NEW YORK (LowCards.com) -- December and January are the biggest months of the year for credit card applications. This is the time consumers look for cards with better rewards or cards with lower interest rates to get their finances in shape.
Federal regulations that went into effect Oct. 1 may prevent some people, including stay-at-home parents, from getting their own credit card.
The rule, part of the CARD Act, says credit card issuers must consider only the applicant's own salary or other income. Any person that applies for a card must be able to make his or her own payments, with household income or combined income no longer considered in the approval process. This means a stay-at-home parent who has no outside income will find it very difficult to get approved for a credit card.
The intent of limiting credit cards to people who can afford them is a good idea, but just like many regulations, there are unintended consequences.
This is a bigger problem than just the name on a piece of plastic: Credit card payment history is an important component in a credit score. If you aren't building a good history with a credit card in your own name, this could drag down your score and may cause higher rates with future loans or become a reason for rejection during job interviews.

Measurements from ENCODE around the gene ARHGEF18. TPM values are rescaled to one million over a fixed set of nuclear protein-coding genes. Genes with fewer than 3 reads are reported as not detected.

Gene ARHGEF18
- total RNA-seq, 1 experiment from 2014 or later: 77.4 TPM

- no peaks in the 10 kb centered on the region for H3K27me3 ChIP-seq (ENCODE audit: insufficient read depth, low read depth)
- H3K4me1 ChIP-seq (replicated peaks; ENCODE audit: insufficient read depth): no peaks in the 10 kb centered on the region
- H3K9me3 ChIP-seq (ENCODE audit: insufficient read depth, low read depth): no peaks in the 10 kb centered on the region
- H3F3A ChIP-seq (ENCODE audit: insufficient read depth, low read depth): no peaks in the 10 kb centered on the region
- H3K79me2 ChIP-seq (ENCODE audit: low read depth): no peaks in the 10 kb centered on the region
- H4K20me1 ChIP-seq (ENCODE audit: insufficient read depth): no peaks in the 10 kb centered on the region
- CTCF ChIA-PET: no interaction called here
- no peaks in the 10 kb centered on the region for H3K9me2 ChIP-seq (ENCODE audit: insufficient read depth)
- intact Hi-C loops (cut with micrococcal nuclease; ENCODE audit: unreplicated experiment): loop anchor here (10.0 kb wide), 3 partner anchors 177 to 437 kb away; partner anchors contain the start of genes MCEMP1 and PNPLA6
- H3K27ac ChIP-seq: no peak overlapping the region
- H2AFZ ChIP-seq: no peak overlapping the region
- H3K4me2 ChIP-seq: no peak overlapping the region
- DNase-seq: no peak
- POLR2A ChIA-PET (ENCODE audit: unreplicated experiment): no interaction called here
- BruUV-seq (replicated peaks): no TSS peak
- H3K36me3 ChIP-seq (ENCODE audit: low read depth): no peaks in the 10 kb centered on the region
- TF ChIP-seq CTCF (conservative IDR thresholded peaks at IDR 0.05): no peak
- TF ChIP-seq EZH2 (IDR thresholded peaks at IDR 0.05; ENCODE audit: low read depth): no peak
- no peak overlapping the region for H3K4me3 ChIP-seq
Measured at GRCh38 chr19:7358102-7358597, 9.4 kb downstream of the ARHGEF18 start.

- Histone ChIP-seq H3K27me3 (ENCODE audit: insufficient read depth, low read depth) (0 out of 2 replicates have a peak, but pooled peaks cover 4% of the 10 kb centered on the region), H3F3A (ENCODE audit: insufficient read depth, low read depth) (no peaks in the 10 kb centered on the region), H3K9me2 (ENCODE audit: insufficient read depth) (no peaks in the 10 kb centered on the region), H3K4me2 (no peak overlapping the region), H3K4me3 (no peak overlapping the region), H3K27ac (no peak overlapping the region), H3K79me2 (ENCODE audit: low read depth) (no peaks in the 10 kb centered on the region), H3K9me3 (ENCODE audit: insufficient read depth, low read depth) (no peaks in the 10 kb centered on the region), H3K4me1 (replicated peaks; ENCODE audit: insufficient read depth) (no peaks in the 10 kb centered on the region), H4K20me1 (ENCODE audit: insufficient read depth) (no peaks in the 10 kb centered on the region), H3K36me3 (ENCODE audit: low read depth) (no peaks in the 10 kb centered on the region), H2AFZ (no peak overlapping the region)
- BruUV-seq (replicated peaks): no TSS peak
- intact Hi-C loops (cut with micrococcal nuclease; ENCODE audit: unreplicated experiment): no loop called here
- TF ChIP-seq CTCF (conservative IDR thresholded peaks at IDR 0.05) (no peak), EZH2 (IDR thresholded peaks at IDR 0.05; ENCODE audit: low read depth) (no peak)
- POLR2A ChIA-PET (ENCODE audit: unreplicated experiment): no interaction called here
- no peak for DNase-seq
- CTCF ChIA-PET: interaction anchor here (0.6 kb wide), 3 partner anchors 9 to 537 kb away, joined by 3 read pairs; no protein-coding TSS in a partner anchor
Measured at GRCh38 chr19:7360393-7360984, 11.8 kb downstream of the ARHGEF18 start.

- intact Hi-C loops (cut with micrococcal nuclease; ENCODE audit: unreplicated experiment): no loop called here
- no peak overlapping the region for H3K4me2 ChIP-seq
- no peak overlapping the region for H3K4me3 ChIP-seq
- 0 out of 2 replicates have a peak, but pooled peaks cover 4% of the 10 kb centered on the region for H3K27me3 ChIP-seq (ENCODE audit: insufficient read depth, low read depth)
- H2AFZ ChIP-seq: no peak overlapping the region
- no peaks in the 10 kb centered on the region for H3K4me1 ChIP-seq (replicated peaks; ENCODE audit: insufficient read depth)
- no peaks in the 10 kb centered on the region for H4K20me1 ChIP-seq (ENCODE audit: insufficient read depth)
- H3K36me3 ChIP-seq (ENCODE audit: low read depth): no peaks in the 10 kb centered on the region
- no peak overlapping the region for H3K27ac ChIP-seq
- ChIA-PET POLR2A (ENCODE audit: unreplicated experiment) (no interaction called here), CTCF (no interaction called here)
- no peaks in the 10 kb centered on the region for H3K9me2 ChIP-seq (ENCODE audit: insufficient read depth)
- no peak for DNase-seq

Before the regulation, a person could get a credit card account based on the income of another family member. The stay-at-home spouse could get a credit card in his/her own name based on the salary of the working spouse.
This new income requirement applies only to new accounts.
If you don't qualify for a card in your own name, you may want to consider a secured card. The credit limit will be the amount of your deposit. Some cards such as
may give credit line increases based on your payment and credit history.
Make sure the card reports to all three credit bureaus so you get credit for a good payment history. If you carry a balance, you will still have to pay interest, so pay off the card each month. Many secured cards have higher interest rates than standard credit cards.
You can also become an authorized user on your spouse's credit card. Your name will appear on the credit card and you will have full charging privileges, but you are not the owner of the account.
-- Reported by Bill Hardekopf of LowCards.com.
Bill Hardekopf is chief executive of
, which compares and rates more than 1,000 credit cards. He is the co-author of "The Credit Card Guidebook."